Friday, March 29, 2013

A Tawdry Tid-Bit

Every issue of every trade magazine has a "Tip" section.

In veterinary medicine we refer to these as "pearls". I always read this section, it's my equivalent of the funnies. I have learned some incredibly helpful insightful items from this collective collaboration of learned tricks of our trade. The tips are submitted by other readers and are in general inexpensive craftily created item to help us keep organized, efficient and safe.

When reading today's Veterinary Economics I saw that the 'tiny tip' that was submitted had a picture of a set of ear protection muffs associated with it. When I read the tip that corresponded to the picture i was disappointed to read the reason this tip was submitted.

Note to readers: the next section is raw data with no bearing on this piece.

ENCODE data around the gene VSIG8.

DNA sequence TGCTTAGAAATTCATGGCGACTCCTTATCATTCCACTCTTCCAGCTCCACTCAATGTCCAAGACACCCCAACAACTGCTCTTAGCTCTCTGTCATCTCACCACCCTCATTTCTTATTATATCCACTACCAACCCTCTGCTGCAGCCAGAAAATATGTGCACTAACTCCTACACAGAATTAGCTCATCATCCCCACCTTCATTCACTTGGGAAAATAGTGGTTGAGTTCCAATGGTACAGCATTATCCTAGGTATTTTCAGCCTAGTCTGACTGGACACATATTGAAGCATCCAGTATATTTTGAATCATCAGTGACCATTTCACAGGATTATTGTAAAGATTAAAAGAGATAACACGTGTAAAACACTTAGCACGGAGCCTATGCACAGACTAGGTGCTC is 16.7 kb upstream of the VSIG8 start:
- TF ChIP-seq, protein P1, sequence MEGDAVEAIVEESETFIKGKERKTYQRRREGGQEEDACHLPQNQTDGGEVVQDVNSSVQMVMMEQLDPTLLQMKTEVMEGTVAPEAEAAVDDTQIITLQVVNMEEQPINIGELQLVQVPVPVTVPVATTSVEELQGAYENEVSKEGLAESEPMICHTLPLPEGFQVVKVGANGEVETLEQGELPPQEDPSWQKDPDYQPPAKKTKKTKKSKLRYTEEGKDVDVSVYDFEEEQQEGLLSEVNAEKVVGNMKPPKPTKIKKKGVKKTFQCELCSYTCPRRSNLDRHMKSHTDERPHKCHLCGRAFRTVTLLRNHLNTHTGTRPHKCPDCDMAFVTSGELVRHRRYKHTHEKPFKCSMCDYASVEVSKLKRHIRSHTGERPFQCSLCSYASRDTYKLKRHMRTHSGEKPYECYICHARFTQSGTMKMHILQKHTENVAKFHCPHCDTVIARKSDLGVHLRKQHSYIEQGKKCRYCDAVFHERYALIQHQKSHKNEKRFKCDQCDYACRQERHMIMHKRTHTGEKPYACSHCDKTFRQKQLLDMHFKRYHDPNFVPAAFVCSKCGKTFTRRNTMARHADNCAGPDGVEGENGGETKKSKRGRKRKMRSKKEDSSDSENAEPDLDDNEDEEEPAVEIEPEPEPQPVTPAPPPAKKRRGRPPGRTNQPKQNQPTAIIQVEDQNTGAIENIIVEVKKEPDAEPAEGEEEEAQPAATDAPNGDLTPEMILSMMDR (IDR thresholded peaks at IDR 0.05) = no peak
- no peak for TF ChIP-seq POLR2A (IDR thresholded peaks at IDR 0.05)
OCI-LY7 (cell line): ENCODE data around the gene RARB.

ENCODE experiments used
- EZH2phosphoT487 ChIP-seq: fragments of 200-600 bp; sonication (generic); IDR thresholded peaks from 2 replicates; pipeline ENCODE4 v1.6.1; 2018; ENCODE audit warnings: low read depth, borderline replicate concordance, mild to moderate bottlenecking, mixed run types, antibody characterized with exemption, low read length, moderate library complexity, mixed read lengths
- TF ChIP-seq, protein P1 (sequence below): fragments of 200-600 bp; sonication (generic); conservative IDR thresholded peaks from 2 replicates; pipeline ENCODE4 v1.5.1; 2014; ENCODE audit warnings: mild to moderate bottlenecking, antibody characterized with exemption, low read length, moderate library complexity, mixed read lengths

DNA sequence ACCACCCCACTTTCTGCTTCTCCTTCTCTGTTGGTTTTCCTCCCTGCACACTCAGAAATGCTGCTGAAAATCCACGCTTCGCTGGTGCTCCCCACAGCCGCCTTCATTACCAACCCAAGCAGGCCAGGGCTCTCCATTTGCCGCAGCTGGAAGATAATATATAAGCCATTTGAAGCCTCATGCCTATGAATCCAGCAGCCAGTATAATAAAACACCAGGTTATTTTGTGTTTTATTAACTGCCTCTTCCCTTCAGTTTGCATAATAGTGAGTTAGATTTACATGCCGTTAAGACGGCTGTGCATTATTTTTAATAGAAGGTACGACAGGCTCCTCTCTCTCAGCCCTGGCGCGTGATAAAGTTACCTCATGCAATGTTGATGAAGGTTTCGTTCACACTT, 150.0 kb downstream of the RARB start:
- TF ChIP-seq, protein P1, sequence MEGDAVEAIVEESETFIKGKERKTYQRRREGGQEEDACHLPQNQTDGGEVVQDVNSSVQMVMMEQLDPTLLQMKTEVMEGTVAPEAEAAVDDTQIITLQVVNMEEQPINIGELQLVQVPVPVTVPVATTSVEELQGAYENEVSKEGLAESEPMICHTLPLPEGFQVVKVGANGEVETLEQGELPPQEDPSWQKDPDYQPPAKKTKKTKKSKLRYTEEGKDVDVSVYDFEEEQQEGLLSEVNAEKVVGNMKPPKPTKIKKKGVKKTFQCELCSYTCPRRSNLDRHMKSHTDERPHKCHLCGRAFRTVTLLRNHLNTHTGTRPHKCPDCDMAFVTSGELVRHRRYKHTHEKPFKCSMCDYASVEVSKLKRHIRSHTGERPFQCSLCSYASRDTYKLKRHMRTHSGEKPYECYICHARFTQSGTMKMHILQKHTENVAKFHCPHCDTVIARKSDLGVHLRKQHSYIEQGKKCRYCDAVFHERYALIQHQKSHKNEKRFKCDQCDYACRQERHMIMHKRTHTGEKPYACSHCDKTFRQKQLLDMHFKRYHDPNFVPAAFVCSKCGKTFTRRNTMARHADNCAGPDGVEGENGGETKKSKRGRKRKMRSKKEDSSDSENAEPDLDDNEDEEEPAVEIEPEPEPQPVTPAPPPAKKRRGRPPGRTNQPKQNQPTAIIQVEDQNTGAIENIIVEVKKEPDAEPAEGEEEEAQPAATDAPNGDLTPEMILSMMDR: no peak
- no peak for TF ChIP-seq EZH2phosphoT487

"Recently our cages were full and every dog seemed to think they had to bark. Some were pretty high pitched, which made it even worse. So, I brought my ear muffs for shooting to the clinic. They worked great! I could still hear the phone yet my ears didn't hurt when I was done."

Argh! There are so many things that bother me with this statement.

"Dogs don't seem to think that they need to bark." They bark because they are stressed, excited, anxious, bored, frustrated, want attention, need something, etc. Not because they seem to think they need to...Is this kennel person ignoring a dogs need?

I was just talking to my kennel person about barking dogs. A barking dogs to me is a dog begging for something, it is a child crying for something, and those needs are not to be buffered out with ear plugs. How is that you not ignoring a patient?

If you are running a kennel that houses so many dogs that you cannot adequately care for them then scale down to a manageable size.

The March 2013 edition of Veterinary Economics.

Maybe the tiny tip should be to keep a happy kennel? My tip for that is lots of exercise, attention, and stimuli. 

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